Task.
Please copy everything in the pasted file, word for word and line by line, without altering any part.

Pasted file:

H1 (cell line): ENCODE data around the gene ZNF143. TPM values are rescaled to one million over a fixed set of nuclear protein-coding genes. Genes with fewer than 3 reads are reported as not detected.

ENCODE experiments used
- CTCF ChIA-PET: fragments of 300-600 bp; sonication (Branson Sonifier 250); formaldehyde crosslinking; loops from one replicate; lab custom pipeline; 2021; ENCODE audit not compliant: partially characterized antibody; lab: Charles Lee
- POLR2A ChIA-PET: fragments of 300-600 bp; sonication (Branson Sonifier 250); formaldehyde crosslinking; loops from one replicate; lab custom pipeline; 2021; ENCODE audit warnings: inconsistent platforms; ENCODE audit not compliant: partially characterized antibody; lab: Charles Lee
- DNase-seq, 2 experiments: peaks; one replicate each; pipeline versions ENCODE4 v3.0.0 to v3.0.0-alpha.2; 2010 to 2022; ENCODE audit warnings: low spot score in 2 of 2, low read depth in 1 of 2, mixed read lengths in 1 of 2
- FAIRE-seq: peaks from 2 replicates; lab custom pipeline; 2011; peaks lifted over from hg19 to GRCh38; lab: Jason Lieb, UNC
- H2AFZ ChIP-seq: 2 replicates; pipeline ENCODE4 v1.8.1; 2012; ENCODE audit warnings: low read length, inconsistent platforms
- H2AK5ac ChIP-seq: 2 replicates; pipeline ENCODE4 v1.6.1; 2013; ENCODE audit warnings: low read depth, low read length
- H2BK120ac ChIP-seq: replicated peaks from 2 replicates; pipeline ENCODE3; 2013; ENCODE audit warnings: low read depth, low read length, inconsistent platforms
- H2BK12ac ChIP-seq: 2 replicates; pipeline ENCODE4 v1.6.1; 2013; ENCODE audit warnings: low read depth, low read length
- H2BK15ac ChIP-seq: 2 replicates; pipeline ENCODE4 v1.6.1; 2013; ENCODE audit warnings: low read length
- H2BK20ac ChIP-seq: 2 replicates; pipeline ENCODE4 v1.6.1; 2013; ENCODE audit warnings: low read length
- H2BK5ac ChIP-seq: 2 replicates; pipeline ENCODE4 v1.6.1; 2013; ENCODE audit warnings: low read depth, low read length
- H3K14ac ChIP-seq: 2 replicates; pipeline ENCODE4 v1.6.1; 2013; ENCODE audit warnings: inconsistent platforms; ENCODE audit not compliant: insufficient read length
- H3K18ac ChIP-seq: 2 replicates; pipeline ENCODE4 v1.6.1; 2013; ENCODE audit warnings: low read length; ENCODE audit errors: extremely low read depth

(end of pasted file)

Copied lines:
H1 (cell line): ENCODE data around the gene ZNF143. TPM values are rescaled to one million over a fixed set of nuclear protein-coding genes. Genes with fewer than 3 reads are reported as not detected.

ENCODE experiments used
- CTCF ChIA-PET: fragments of 300-600 bp; sonication (Branson Sonifier 250); formaldehyde crosslinking; loops from one replicate; lab custom pipeline; 2021; ENCODE audit not compliant: partially characterized antibody; lab: Charles Lee
- POLR2A ChIA-PET: fragments of 300-600 bp; sonication (Branson Sonifier 250); formaldehyde crosslinking; loops from one replicate; lab custom pipeline; 2021; ENCODE audit warnings: inconsistent platforms; ENCODE audit not compliant: partially characterized antibody; lab: Charles Lee
- DNase-seq, 2 experiments: peaks; one replicate each; pipeline versions ENCODE4 v3.0.0 to v3.0.0-alpha.2; 2010 to 2022; ENCODE audit warnings: low spot score in 2 of 2, low read depth in 1 of 2, mixed read lengths in 1 of 2
- FAIRE-seq: peaks from 2 replicates; lab custom pipeline; 2011; peaks lifted over from hg19 to GRCh38; lab: Jason Lieb, UNC
- H2AFZ ChIP-seq: 2 replicates; pipeline ENCODE4 v1.8.1; 2012; ENCODE audit warnings: low read length, inconsistent platforms
- H2AK5ac ChIP-seq: 2 replicates; pipeline ENCODE4 v1.6.1; 2013; ENCODE audit warnings: low read depth, low read length
- H2BK120ac ChIP-seq: replicated peaks from 2 replicates; pipeline ENCODE3; 2013; ENCODE audit warnings: low read depth, low read length, inconsistent platforms
- H2BK12ac ChIP-seq: 2 replicates; pipeline ENCODE4 v1.6.1; 2013; ENCODE audit warnings: low read depth, low read length
- H2BK15ac ChIP-seq: 2 replicates; pipeline ENCODE4 v1.6.1; 2013; ENCODE audit warnings: low read length
- H2BK20ac ChIP-seq: 2 replicates; pipeline ENCODE4 v1.6.1; 2013; ENCODE audit warnings: low read length
- H2BK5ac ChIP-seq: 2 replicates; pipeline ENCODE4 v1.6.1; 2013; ENCODE audit warnings: low read depth, low read length
- H3K14ac ChIP-seq: 2 replicates; pipeline ENCODE4 v1.6.1; 2013; ENCODE audit warnings: inconsistent platforms; ENCODE audit not compliant: insufficient read length
- H3K18ac ChIP-seq: 2 replicates; pipeline ENCODE4 v1.6.1; 2013; ENCODE audit warnings: low read length; ENCODE audit errors: extremely low read depth